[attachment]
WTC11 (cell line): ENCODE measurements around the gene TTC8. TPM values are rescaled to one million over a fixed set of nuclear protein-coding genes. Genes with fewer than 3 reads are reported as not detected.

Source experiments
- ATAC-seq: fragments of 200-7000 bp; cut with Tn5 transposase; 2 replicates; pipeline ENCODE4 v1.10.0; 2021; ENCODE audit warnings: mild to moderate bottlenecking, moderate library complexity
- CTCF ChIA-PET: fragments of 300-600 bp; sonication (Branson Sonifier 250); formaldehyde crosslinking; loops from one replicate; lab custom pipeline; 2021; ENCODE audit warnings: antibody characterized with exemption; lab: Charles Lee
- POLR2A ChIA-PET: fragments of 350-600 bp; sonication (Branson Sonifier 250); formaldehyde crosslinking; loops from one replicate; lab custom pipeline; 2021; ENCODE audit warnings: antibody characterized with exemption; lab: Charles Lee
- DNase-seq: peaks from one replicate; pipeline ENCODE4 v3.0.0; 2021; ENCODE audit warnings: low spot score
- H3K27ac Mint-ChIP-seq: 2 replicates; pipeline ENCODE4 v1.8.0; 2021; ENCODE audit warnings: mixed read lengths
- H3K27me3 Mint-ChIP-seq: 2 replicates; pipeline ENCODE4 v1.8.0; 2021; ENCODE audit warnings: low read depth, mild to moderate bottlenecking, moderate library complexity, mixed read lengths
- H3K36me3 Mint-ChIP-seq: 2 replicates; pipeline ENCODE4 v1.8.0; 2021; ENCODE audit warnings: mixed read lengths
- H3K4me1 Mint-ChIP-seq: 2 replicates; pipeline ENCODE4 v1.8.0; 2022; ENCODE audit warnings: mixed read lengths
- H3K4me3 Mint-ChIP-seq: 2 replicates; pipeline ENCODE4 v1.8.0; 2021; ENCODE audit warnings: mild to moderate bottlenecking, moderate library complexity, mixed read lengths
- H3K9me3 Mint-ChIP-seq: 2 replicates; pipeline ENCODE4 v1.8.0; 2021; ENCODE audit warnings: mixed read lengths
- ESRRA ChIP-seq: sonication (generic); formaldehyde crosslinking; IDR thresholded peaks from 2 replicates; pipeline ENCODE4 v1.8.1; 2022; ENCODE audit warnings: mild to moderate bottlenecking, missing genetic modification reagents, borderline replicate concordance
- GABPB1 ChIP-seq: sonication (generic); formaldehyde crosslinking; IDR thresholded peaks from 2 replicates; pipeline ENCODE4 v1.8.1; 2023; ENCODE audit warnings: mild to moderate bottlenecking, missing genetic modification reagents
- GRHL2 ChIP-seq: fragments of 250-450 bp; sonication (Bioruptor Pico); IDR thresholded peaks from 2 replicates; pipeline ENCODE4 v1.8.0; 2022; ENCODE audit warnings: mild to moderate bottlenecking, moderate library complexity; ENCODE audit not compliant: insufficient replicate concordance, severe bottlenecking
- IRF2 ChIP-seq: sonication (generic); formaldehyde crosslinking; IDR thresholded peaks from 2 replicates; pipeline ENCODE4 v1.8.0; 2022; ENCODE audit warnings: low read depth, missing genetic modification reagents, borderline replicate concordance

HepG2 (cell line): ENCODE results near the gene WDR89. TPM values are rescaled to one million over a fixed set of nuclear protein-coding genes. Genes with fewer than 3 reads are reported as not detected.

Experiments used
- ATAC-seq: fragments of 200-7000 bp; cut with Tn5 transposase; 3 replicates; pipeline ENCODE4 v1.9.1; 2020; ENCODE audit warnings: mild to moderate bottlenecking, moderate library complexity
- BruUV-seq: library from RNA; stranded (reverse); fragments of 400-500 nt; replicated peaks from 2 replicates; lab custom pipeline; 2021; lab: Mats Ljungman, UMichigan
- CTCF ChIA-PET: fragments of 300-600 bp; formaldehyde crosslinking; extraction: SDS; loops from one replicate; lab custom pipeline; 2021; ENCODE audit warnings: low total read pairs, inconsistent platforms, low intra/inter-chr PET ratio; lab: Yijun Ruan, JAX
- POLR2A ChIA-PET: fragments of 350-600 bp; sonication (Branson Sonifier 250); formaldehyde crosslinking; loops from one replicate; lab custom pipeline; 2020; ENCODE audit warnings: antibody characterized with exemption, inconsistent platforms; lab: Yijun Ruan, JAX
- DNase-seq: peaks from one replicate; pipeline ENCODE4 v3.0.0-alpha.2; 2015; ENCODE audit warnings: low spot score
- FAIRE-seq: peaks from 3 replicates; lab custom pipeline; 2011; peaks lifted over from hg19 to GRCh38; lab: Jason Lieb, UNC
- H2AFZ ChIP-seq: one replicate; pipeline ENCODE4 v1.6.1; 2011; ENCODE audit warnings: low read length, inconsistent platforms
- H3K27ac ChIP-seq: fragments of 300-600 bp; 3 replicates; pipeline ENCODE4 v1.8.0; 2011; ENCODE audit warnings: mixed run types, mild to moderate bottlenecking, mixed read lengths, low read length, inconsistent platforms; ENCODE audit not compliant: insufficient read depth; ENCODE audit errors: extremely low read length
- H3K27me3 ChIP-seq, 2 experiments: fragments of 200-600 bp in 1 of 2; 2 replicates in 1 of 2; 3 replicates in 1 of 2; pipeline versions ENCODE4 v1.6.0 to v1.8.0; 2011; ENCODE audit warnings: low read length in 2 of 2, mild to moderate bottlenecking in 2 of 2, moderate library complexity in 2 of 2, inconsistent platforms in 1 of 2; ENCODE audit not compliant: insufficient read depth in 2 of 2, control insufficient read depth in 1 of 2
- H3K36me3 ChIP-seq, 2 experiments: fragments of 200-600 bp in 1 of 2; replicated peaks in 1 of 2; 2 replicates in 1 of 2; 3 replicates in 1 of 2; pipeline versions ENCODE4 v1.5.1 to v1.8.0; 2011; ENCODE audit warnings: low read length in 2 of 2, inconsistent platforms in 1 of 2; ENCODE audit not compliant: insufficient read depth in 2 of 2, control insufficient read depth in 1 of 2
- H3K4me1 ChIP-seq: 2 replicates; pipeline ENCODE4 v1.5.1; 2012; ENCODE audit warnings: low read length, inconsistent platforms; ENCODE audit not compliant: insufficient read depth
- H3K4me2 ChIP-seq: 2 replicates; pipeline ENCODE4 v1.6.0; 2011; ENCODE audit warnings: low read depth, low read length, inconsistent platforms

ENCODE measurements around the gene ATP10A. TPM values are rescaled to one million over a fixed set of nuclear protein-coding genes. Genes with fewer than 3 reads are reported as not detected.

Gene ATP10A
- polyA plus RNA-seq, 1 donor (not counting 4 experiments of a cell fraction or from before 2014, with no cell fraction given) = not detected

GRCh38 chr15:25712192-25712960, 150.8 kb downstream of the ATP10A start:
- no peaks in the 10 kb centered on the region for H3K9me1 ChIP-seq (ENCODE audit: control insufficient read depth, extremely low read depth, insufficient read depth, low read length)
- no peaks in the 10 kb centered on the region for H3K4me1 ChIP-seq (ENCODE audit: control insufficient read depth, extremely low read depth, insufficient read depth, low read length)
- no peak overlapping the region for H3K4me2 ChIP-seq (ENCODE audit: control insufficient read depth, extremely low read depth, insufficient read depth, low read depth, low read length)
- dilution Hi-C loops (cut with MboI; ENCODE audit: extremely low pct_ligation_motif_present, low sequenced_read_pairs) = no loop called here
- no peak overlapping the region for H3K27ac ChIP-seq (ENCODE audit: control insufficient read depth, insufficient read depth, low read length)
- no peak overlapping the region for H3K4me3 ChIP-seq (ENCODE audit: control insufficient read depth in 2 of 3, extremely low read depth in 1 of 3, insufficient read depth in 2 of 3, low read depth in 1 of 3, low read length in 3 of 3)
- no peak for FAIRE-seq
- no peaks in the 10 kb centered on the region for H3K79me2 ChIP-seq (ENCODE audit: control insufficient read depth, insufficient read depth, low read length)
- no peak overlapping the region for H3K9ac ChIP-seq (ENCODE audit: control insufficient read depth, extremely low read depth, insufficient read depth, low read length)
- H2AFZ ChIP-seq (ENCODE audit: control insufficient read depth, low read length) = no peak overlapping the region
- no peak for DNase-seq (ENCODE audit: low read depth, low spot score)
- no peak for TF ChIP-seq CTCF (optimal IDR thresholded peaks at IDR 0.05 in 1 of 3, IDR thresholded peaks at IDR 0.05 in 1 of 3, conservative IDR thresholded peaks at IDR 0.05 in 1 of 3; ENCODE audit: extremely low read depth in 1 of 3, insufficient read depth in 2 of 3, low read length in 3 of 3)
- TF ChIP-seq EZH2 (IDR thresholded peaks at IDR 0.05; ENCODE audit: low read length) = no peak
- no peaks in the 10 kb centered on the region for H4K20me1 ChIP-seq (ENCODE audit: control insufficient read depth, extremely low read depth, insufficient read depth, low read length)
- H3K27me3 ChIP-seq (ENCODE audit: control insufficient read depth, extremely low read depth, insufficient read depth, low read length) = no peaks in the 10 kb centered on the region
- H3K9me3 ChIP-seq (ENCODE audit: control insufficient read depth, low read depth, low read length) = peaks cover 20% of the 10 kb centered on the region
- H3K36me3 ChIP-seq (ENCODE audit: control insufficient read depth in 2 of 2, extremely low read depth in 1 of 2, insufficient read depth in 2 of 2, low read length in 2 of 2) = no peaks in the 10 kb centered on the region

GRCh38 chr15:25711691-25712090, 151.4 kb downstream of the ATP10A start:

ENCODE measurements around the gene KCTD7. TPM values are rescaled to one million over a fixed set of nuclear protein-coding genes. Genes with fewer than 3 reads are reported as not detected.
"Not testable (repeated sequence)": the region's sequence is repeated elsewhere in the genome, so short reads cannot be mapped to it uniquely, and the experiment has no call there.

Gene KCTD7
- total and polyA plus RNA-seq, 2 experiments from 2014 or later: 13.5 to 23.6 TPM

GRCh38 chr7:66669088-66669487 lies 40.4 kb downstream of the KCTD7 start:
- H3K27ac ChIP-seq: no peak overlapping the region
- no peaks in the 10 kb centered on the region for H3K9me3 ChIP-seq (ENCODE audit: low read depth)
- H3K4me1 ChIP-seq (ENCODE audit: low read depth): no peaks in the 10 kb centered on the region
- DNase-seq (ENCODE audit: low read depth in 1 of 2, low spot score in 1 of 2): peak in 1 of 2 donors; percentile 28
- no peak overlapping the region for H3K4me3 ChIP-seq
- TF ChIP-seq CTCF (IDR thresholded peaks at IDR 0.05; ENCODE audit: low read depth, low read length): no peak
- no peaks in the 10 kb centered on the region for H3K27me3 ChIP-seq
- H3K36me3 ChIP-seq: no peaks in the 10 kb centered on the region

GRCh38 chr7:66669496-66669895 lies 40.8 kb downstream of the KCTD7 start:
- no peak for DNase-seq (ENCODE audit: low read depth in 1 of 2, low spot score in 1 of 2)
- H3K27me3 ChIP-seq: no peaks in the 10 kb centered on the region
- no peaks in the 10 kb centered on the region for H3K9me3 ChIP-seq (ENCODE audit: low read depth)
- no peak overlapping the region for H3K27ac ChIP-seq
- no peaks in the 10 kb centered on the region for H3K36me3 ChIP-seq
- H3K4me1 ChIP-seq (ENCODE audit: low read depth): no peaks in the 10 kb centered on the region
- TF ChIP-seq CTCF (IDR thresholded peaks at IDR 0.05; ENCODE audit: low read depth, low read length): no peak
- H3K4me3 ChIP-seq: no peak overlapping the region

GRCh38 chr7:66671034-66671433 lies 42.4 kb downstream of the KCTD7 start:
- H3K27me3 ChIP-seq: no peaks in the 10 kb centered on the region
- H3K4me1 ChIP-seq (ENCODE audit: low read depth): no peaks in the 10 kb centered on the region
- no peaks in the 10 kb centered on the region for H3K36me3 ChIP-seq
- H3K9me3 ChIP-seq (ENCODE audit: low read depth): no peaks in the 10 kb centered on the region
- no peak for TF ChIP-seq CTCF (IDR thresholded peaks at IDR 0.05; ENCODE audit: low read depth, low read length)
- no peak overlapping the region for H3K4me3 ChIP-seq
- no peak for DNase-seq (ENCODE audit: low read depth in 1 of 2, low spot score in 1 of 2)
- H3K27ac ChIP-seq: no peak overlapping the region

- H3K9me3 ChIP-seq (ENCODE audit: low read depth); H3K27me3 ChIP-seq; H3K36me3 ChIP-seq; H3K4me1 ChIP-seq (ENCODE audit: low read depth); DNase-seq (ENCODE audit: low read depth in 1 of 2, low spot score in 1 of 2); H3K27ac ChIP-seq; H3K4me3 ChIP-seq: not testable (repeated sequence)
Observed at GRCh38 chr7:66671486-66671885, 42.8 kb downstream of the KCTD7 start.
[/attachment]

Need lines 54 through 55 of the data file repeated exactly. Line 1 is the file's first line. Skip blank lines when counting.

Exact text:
"Not testable (repeated sequence)": the region's sequence is repeated elsewhere in the genome, so short reads cannot be mapped to it uniquely, and the experiment has no call there.

Gene KCTD7